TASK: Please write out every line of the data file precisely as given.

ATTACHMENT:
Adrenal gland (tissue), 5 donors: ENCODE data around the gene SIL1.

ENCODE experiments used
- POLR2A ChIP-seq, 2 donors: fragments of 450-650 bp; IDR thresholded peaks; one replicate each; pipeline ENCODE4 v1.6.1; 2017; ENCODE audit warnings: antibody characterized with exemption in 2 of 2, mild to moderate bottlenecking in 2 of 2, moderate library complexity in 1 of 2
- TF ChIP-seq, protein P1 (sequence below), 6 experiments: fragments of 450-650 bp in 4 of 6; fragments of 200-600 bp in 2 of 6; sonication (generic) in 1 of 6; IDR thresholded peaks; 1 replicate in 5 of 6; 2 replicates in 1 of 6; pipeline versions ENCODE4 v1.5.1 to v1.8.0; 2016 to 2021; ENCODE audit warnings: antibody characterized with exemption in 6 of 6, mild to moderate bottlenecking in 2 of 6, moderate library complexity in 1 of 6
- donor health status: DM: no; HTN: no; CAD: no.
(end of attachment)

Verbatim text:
Adrenal gland (tissue), 5 donors: ENCODE data around the gene SIL1.

ENCODE experiments used
- POLR2A ChIP-seq, 2 donors: fragments of 450-650 bp; IDR thresholded peaks; one replicate each; pipeline ENCODE4 v1.6.1; 2017; ENCODE audit warnings: antibody characterized with exemption in 2 of 2, mild to moderate bottlenecking in 2 of 2, moderate library complexity in 1 of 2
- TF ChIP-seq, protein P1 (sequence below), 6 experiments: fragments of 450-650 bp in 4 of 6; fragments of 200-600 bp in 2 of 6; sonication (generic) in 1 of 6; IDR thresholded peaks; 1 replicate in 5 of 6; 2 replicates in 1 of 6; pipeline versions ENCODE4 v1.5.1 to v1.8.0; 2016 to 2021; ENCODE audit warnings: antibody characterized with exemption in 6 of 6, mild to moderate bottlenecking in 2 of 6, moderate library complexity in 1 of 6
- donor health status: DM: no; HTN: no; CAD: no.